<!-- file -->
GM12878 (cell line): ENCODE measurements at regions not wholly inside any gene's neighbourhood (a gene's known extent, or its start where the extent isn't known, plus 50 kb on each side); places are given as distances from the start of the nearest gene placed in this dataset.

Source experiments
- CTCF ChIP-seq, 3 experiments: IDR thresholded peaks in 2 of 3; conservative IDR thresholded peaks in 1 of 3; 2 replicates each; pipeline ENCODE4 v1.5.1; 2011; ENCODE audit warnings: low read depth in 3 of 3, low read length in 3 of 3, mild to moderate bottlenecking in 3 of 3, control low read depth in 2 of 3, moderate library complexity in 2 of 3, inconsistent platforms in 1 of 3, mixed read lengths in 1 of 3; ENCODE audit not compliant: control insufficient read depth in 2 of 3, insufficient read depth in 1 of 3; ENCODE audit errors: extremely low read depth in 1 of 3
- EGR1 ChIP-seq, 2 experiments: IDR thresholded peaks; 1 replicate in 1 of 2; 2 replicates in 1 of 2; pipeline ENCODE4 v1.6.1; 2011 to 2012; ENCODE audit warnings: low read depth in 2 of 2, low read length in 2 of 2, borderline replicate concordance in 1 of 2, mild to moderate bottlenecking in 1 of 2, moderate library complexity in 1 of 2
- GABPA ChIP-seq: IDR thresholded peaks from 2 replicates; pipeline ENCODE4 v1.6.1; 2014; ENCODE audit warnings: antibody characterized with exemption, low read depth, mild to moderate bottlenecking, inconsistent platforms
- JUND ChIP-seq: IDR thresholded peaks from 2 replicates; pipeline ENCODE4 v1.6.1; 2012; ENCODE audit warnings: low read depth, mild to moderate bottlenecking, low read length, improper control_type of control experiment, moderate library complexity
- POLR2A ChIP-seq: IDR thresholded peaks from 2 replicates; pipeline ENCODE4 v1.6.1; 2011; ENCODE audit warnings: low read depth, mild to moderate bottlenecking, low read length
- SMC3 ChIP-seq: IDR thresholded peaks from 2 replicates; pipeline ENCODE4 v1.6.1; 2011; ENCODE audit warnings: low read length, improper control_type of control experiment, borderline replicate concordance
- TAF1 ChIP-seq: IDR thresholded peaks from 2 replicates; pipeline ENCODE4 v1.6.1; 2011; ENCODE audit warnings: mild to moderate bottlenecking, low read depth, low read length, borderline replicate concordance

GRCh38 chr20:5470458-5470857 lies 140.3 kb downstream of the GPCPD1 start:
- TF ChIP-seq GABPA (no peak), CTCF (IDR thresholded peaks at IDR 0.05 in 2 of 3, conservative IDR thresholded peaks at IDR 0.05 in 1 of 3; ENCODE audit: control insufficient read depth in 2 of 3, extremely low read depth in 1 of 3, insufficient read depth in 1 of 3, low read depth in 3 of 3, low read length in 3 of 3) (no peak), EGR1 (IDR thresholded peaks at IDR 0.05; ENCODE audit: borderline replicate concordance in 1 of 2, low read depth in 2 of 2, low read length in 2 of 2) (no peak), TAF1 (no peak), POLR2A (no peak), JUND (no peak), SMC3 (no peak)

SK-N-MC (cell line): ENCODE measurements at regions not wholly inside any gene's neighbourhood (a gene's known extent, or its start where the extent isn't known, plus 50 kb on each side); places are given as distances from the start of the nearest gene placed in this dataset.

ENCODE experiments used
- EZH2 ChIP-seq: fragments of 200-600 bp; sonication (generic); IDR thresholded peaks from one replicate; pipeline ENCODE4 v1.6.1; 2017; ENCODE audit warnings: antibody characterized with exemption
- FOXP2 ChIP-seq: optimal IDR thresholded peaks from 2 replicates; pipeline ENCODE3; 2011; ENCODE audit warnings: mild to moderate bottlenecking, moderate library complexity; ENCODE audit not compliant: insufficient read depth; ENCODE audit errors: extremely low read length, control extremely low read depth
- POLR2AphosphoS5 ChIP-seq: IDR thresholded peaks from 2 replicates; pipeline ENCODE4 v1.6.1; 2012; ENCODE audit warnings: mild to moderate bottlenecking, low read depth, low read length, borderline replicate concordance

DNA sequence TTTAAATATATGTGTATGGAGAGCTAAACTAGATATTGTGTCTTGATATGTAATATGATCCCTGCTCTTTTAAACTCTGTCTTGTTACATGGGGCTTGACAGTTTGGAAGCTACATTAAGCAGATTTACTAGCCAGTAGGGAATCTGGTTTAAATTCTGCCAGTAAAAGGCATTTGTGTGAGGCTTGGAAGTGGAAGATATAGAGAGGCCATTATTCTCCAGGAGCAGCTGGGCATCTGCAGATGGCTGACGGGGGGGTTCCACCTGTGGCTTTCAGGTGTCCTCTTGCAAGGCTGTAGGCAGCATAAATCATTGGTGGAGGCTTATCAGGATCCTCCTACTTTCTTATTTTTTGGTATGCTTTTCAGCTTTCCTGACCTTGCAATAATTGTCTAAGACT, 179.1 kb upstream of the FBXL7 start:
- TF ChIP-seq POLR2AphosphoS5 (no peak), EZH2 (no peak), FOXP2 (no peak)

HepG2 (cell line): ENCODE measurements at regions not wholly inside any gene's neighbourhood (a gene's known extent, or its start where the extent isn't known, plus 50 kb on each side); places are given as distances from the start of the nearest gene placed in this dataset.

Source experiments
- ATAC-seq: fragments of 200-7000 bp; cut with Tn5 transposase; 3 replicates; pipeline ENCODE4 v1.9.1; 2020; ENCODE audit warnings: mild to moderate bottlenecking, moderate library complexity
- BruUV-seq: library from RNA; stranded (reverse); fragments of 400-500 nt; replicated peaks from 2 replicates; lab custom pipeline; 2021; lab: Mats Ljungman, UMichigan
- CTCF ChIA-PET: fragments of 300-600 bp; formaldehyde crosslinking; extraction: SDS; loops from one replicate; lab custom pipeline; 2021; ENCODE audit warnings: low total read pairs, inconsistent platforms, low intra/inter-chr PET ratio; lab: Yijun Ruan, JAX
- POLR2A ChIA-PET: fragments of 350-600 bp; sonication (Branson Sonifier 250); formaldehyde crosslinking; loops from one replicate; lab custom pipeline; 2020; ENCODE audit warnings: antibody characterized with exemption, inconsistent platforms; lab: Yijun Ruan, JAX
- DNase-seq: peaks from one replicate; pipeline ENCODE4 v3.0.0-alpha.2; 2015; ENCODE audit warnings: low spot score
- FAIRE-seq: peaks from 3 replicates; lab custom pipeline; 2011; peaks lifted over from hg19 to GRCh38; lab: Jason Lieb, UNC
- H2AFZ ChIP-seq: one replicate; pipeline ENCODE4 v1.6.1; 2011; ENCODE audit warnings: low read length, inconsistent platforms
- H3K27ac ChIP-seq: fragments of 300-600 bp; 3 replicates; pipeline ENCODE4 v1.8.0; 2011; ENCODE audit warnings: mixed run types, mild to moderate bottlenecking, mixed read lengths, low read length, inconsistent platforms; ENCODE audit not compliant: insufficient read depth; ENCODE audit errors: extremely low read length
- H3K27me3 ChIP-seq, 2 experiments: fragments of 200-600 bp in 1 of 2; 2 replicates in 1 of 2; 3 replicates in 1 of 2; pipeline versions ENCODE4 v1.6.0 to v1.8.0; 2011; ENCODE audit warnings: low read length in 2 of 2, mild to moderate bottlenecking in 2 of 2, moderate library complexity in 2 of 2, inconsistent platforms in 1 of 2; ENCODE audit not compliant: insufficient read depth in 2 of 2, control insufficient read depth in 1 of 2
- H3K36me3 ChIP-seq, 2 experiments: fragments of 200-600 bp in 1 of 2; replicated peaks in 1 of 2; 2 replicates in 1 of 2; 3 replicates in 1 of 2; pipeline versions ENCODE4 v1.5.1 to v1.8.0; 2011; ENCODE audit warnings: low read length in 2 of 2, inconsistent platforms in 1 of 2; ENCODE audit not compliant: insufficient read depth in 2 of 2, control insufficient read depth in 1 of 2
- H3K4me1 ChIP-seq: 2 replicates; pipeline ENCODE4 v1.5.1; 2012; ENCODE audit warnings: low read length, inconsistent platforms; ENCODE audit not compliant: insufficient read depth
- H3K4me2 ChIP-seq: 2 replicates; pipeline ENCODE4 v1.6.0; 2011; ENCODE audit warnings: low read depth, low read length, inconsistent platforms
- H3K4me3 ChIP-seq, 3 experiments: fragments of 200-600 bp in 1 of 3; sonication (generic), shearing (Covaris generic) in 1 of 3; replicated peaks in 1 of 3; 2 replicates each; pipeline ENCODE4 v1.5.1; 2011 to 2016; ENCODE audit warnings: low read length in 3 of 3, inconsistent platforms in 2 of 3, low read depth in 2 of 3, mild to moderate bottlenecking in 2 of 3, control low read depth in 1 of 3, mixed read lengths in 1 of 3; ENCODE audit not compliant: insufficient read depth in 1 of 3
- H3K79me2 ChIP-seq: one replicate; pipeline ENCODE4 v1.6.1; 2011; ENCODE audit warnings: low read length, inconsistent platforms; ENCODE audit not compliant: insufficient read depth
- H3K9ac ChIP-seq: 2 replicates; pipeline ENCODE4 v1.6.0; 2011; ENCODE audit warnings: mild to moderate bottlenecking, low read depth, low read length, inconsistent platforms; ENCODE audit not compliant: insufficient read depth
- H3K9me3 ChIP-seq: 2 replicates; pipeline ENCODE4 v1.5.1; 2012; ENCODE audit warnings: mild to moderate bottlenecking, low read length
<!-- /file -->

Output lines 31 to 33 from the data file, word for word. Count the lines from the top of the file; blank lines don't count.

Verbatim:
- H3K4me1 ChIP-seq: 2 replicates; pipeline ENCODE4 v1.5.1; 2012; ENCODE audit warnings: low read length, inconsistent platforms; ENCODE audit not compliant: insufficient read depth
- H3K4me2 ChIP-seq: 2 replicates; pipeline ENCODE4 v1.6.0; 2011; ENCODE audit warnings: low read depth, low read length, inconsistent platforms
- H3K4me3 ChIP-seq, 3 experiments: fragments of 200-600 bp in 1 of 3; sonication (generic), shearing (Covaris generic) in 1 of 3; replicated peaks in 1 of 3; 2 replicates each; pipeline ENCODE4 v1.5.1; 2011 to 2016; ENCODE audit warnings: low read length in 3 of 3, inconsistent platforms in 2 of 3, low read depth in 2 of 3, mild to moderate bottlenecking in 2 of 3, control low read depth in 1 of 3, mixed read lengths in 1 of 3; ENCODE audit not compliant: insufficient read depth in 1 of 3